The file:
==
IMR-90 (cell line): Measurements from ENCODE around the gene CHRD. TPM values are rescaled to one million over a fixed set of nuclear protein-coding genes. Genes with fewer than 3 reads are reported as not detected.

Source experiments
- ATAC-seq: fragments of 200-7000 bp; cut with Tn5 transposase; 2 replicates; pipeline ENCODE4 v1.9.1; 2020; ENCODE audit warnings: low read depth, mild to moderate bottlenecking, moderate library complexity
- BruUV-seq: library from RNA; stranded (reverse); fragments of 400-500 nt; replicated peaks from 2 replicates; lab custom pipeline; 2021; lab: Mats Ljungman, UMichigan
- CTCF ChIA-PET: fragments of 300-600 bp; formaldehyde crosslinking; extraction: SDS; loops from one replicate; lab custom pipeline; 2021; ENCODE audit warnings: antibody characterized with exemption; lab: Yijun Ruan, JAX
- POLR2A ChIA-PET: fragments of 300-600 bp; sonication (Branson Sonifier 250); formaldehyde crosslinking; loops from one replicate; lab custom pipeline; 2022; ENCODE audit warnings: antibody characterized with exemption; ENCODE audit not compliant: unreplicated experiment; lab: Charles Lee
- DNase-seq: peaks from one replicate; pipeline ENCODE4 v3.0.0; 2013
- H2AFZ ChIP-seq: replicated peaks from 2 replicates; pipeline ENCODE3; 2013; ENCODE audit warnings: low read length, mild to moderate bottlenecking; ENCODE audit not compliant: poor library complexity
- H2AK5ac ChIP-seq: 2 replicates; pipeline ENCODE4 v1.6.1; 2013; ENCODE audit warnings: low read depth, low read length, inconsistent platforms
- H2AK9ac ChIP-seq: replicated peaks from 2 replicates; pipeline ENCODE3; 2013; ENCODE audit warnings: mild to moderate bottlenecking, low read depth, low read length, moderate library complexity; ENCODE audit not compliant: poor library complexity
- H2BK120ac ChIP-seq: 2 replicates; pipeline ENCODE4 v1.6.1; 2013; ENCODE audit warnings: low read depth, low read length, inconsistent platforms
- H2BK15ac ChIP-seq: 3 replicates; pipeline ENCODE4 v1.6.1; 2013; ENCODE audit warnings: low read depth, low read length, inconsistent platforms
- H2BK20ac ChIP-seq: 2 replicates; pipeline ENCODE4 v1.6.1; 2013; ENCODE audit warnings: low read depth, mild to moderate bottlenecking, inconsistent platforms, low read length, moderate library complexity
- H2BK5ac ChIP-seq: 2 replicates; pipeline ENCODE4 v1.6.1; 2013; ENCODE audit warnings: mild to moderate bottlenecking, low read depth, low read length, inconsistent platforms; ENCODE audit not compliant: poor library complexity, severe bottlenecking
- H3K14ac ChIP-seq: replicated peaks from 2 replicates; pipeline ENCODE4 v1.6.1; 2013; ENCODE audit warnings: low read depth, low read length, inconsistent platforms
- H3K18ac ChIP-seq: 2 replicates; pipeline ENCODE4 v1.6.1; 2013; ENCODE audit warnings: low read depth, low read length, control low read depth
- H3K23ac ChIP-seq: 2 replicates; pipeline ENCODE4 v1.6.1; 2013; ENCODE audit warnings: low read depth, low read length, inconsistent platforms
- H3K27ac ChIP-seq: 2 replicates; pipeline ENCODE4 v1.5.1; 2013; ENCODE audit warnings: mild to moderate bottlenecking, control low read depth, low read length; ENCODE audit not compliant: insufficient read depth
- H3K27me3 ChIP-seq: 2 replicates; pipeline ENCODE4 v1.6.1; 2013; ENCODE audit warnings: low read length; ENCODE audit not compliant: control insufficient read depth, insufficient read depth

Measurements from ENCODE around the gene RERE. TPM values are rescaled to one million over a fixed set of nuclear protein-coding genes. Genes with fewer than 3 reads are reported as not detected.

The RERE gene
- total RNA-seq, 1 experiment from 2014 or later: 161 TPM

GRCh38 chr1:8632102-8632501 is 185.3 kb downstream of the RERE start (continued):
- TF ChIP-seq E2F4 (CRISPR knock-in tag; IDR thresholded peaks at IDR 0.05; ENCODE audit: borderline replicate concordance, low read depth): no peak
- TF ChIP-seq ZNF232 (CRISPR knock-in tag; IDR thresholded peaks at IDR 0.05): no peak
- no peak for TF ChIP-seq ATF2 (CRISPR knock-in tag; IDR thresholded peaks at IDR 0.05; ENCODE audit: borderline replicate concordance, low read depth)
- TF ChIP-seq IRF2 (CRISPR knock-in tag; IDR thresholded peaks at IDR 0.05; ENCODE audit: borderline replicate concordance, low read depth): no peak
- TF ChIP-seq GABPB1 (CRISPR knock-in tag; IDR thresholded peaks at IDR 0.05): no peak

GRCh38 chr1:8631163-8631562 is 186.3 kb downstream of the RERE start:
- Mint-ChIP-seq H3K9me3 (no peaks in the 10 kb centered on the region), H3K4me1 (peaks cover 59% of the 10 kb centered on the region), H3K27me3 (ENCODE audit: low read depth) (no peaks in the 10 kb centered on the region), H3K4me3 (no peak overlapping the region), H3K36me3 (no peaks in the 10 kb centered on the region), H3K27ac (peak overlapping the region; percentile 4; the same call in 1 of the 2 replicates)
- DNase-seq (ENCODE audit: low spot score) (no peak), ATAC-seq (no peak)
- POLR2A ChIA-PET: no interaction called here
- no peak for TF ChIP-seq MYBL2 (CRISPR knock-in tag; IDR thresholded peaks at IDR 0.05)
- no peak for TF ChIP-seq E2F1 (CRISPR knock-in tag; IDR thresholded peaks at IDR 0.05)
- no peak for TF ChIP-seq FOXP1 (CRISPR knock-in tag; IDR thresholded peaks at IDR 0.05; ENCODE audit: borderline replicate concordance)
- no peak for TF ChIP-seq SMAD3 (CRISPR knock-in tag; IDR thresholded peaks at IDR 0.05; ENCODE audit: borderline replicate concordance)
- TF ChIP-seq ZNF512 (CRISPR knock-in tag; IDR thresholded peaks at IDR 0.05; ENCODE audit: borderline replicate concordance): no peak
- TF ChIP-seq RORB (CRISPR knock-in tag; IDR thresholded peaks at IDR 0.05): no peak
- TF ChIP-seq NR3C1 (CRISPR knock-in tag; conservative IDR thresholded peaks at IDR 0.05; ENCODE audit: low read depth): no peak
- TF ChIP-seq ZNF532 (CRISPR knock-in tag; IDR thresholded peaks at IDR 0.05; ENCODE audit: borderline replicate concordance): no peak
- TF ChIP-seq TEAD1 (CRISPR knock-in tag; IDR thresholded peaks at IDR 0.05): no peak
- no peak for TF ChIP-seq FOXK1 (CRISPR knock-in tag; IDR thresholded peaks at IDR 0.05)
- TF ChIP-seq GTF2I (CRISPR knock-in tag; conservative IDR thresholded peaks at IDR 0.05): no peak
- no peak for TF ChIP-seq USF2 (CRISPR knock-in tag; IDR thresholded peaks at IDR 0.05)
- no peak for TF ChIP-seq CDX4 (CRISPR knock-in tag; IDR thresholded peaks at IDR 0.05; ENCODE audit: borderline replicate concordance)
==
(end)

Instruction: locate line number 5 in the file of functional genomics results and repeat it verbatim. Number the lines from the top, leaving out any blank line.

- CTCF ChIA-PET: fragments of 300-600 bp; formaldehyde crosslinking; extraction: SDS; loops from one replicate; lab custom pipeline; 2021; ENCODE audit warnings: antibody characterized with exemption; lab: Yijun Ruan, JAX